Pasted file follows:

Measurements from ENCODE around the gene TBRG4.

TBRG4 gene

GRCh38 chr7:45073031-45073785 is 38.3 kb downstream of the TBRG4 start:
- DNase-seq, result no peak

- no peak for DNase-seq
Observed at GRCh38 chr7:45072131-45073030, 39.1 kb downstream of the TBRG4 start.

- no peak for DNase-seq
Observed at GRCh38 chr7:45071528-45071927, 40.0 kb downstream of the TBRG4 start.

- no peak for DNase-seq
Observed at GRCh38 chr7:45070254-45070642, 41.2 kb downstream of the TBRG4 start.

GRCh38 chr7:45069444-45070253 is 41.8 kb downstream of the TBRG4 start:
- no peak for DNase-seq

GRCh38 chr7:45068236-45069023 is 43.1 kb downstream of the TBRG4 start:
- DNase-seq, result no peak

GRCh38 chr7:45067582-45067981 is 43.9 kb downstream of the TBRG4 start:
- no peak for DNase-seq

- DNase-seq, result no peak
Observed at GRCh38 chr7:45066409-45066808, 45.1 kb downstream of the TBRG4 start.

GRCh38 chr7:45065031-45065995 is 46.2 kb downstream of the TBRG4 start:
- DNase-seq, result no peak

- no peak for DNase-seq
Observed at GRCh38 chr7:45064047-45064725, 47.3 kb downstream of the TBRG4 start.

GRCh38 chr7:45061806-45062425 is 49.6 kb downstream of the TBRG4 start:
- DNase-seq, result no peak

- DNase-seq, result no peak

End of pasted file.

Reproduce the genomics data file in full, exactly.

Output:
Measurements from ENCODE around the gene TBRG4.

TBRG4 gene

GRCh38 chr7:45073031-45073785 is 38.3 kb downstream of the TBRG4 start:
- DNase-seq, result no peak

- no peak for DNase-seq
Observed at GRCh38 chr7:45072131-45073030, 39.1 kb downstream of the TBRG4 start.

- no peak for DNase-seq
Observed at GRCh38 chr7:45071528-45071927, 40.0 kb downstream of the TBRG4 start.

- no peak for DNase-seq
Observed at GRCh38 chr7:45070254-45070642, 41.2 kb downstream of the TBRG4 start.

GRCh38 chr7:45069444-45070253 is 41.8 kb downstream of the TBRG4 start:
- no peak for DNase-seq

GRCh38 chr7:45068236-45069023 is 43.1 kb downstream of the TBRG4 start:
- DNase-seq, result no peak

GRCh38 chr7:45067582-45067981 is 43.9 kb downstream of the TBRG4 start:
- no peak for DNase-seq

- DNase-seq, result no peak
Observed at GRCh38 chr7:45066409-45066808, 45.1 kb downstream of the TBRG4 start.

GRCh38 chr7:45065031-45065995 is 46.2 kb downstream of the TBRG4 start:
- DNase-seq, result no peak

- no peak for DNase-seq
Observed at GRCh38 chr7:45064047-45064725, 47.3 kb downstream of the TBRG4 start.

GRCh38 chr7:45061806-45062425 is 49.6 kb downstream of the TBRG4 start:
- DNase-seq, result no peak

- DNase-seq, result no peak